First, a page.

If you’ve never heard of Manami Toyota before now, I don’t blame you. It’s hard enough keeping track of the male Japanese wrestlers who make waves in the wrestling world. Many wrestling fans’ knowledge of the Japanese scene comes from the imports they send over here.
If your knowledge is limited to the mainstream feds, you’ll only know guys like Keiji Mutoh, TAKA Michinoku, Ultimo Dragon, Yoshihiro Tajiri, Yoshi Tatsu and Masato Tanaka, among others. If you follow the indies though, your knowledge is a bit more broad. KENTA, Kenta Kobashi, Daisuke Sekimoto, Kota Ibushi and Takeshi Morishima have all made appearances in America for ROH and Chikara, with Morishima having won the ROH World Heavyweight Championship.
[adinserter block=”2″]However, the women have rarely gotten the spotlight they deserved in the States. It’s a propos really, since native women really don’t get a platform to shine in the WWE, and really never have either. Not until TNA started seriously pushing the Knockouts and until SHIMMER popped up onto the scene did women’s wrestling start to get serious here. However, in Japan, the women’s scene has been popping for almost as long as the men’s scene has. In fact, the women are by-and-large the innovators when it comes to new moves and wrestling styles. They were doing the hardcore stuff way before it got big with the men. A lot of the moves we know now, either from the men or in America, came from the women. Tiger Driver ’91? Mitsuharu Misawa used it first in 1994, and it was a woman who innovated in the titular year. Burning Hammer? Innovated not by Kobashi, but by Kyoko Inoue. Vertebreaker? It was originally called the Kudome Valentine and done by Megumi Kudo. The women had to do twice the work to get half the respect, but now, at least one of them is going to get her time in the sun in America.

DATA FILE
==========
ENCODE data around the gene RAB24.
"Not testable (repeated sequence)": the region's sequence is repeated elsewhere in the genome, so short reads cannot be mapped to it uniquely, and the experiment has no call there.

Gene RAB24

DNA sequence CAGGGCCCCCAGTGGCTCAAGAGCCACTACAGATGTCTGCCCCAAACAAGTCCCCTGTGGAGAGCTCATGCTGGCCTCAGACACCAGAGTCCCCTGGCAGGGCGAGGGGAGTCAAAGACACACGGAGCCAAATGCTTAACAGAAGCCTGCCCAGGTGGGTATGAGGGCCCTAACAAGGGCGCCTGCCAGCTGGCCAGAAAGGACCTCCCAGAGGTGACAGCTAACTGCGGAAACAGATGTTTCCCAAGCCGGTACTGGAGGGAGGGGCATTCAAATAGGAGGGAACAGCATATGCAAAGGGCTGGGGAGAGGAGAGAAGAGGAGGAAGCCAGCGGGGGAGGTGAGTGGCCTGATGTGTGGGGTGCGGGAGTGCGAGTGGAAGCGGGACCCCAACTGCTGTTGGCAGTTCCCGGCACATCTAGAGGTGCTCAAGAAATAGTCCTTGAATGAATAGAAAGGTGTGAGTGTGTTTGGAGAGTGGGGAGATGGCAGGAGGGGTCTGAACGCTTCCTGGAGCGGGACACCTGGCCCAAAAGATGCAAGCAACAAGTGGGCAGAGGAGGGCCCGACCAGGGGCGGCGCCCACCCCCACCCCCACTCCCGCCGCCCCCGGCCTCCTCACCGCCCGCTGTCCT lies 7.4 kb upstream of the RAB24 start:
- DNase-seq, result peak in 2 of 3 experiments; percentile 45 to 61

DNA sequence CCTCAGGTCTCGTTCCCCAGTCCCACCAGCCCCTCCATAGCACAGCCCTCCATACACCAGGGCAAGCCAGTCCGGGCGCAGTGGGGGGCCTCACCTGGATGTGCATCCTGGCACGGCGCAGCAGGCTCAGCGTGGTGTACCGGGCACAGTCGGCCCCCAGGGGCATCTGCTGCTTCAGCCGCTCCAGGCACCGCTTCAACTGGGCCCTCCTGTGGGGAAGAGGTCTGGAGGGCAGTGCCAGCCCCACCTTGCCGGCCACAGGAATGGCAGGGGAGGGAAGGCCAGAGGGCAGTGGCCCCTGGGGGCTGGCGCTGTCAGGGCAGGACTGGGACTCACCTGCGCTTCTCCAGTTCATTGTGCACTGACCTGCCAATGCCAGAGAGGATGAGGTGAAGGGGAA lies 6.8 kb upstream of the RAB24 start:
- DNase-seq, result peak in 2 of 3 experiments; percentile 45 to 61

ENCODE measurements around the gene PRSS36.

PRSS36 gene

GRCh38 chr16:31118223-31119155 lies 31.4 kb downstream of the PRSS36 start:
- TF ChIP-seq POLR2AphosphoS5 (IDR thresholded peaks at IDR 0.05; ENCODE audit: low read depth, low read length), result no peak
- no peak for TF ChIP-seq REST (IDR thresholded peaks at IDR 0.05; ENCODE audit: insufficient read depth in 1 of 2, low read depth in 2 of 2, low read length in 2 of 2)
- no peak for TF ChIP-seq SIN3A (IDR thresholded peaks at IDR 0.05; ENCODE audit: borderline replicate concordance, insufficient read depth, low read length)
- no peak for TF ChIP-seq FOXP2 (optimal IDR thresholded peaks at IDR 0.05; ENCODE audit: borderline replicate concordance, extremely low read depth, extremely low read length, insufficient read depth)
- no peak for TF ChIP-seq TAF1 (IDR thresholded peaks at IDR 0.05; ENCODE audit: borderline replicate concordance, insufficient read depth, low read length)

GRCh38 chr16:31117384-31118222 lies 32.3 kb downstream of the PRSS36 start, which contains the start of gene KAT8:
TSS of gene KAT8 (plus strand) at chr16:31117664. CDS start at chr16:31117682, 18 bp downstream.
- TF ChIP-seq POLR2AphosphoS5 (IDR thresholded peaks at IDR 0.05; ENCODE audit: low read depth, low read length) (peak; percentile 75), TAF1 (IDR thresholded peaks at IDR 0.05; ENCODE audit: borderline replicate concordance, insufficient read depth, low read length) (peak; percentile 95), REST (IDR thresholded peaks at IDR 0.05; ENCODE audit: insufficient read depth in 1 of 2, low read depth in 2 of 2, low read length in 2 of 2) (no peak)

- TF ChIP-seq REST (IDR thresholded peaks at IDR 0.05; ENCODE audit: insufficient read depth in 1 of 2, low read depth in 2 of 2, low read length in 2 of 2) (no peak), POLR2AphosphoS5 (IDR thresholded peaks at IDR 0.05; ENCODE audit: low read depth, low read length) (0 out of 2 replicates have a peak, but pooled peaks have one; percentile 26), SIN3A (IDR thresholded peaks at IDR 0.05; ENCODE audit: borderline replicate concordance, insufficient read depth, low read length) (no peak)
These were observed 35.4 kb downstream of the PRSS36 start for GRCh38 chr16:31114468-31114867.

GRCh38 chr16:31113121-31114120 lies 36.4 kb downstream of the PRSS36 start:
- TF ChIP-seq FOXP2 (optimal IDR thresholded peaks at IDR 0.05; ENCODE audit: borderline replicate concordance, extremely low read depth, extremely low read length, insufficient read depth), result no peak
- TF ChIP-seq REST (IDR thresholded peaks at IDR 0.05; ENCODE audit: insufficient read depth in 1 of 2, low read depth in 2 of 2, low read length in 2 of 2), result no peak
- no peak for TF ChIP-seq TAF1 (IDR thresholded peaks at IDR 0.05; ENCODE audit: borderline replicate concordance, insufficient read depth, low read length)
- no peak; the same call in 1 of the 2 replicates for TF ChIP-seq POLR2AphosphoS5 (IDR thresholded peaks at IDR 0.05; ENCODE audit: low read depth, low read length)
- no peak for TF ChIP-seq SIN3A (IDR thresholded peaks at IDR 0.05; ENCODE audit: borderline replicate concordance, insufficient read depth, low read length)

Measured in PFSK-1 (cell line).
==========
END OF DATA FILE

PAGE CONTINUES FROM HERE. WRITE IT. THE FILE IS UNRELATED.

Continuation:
I apologize for burying the lead here, but Chikara is importing Manami Toyota, who is one of the best if not THE best female Japanese wrestler of all-time to make her first appearance Stateside ever. Toyota is to the joshi scene what Ric Flair is to American wrestling. She’s an innovator, a legend and a woman who is revered by anyone who gets into women’s wrestling looking to take it seriously. Toyota’s appearance has been hyped up since Chikarasaurus Rex in July, and of any of the American indie feds, it’s not surprising that if it wasn’t going to be SHIMMER, that Chikara would be the one to bring her over.
If you haven’t been paying attention, Chikara has been giving mad respect to women for years by allowing them to compete against the men. This has been no more prevalent than this year, when Sara del Rey and Daizee Haze have formed a very successful tag team, almost capturing the 3 points necessary to be able to challenge for the Campeonatos de Parejas (the Chikara equivalent to tag titles and the top straps in the fed) and then playing spoiler to Mike Quackenbush and Jigsaw, preventing them from accruing their third point in Reading last month at Young Lions Cup.
So it is very fitting that Toyota takes the stage for America’s premiere lucha libre/puroresu hybrid federation this weekend – Saturday in Baltimore and Sunday in Brooklyn, both new markets for the rapidly growing fed. On Saturday, Toyota will battle Haze in a singles match, and Sunday, she’ll team with Quackenbush to take on del Rey and Claudio Castagnoli. Both matches should be off-the-charts.
[adinserter block=”1″]Listen, I’m not one to steer you wrong. Forget everything the WWE has taught you about women’s wrestling and check out Chikara this weekend in Baltimore or Brooklyn if you can. Even if you’re among the super-sexist, you’ll get to see your fair share of men wrestling as well. Both cards are stacked even outside the Toyota matches, featuring appearances from Chicagoland favorites Da Soul Touchaz, Eddie Kingston, UltraMantis Black, newly crowned Young Lions Cup Champion Frightmare, Delirious and Helios, whom you might recognize more without his mask as Ricochet in other promotions.
But if you’re into women’s wrestling, these are the cards for you. Tickets are still available – go to http://www.chikarapro.com to get information of how to purchase, or just show up at either event. You won’t be disappointed.
Especially with the women.
Tom Holzerman is a lifelong wrestling fan and connoisseur of all things Chikara Pro, among other feds. When he’s not writing for the Camel Clutch Blog, you can find him on his own blog, The Wrestling Blog.